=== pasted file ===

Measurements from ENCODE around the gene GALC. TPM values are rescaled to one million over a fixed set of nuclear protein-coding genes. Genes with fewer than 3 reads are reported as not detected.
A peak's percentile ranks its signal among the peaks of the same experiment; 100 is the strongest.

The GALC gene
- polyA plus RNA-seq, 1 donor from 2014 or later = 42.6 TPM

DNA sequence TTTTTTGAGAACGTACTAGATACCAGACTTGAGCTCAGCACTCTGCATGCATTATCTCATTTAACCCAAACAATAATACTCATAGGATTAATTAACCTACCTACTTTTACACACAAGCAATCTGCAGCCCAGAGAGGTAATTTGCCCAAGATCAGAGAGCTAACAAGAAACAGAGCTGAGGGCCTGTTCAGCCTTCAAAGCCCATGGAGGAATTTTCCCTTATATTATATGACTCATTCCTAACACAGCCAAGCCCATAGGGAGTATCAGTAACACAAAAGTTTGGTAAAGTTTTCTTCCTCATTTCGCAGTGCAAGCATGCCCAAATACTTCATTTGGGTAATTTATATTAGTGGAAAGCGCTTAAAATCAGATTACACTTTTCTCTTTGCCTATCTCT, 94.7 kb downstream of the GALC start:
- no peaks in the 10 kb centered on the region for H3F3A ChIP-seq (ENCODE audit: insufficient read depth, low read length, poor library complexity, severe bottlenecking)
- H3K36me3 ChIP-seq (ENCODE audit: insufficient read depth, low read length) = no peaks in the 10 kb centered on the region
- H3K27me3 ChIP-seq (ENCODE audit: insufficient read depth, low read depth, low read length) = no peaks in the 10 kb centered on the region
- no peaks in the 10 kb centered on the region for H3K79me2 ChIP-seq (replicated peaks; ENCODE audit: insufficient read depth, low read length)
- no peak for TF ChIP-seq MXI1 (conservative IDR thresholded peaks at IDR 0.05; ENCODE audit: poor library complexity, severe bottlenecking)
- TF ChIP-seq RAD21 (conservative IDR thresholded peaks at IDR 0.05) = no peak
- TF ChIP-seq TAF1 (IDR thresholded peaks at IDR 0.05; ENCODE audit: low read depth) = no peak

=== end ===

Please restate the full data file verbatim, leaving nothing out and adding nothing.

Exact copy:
Measurements from ENCODE around the gene GALC. TPM values are rescaled to one million over a fixed set of nuclear protein-coding genes. Genes with fewer than 3 reads are reported as not detected.
A peak's percentile ranks its signal among the peaks of the same experiment; 100 is the strongest.

The GALC gene
- polyA plus RNA-seq, 1 donor from 2014 or later = 42.6 TPM

DNA sequence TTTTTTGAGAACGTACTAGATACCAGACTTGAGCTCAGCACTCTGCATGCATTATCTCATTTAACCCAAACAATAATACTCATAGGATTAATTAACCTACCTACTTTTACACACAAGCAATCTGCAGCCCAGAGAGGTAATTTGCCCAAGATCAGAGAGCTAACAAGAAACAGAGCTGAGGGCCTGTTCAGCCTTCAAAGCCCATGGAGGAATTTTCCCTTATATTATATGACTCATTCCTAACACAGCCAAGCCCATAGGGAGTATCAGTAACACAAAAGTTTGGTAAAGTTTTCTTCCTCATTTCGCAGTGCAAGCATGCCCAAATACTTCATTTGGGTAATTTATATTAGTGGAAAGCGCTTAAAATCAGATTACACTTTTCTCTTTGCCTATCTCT, 94.7 kb downstream of the GALC start:
- no peaks in the 10 kb centered on the region for H3F3A ChIP-seq (ENCODE audit: insufficient read depth, low read length, poor library complexity, severe bottlenecking)
- H3K36me3 ChIP-seq (ENCODE audit: insufficient read depth, low read length) = no peaks in the 10 kb centered on the region
- H3K27me3 ChIP-seq (ENCODE audit: insufficient read depth, low read depth, low read length) = no peaks in the 10 kb centered on the region
- no peaks in the 10 kb centered on the region for H3K79me2 ChIP-seq (replicated peaks; ENCODE audit: insufficient read depth, low read length)
- no peak for TF ChIP-seq MXI1 (conservative IDR thresholded peaks at IDR 0.05; ENCODE audit: poor library complexity, severe bottlenecking)
- TF ChIP-seq RAD21 (conservative IDR thresholded peaks at IDR 0.05) = no peak
- TF ChIP-seq TAF1 (IDR thresholded peaks at IDR 0.05; ENCODE audit: low read depth) = no peak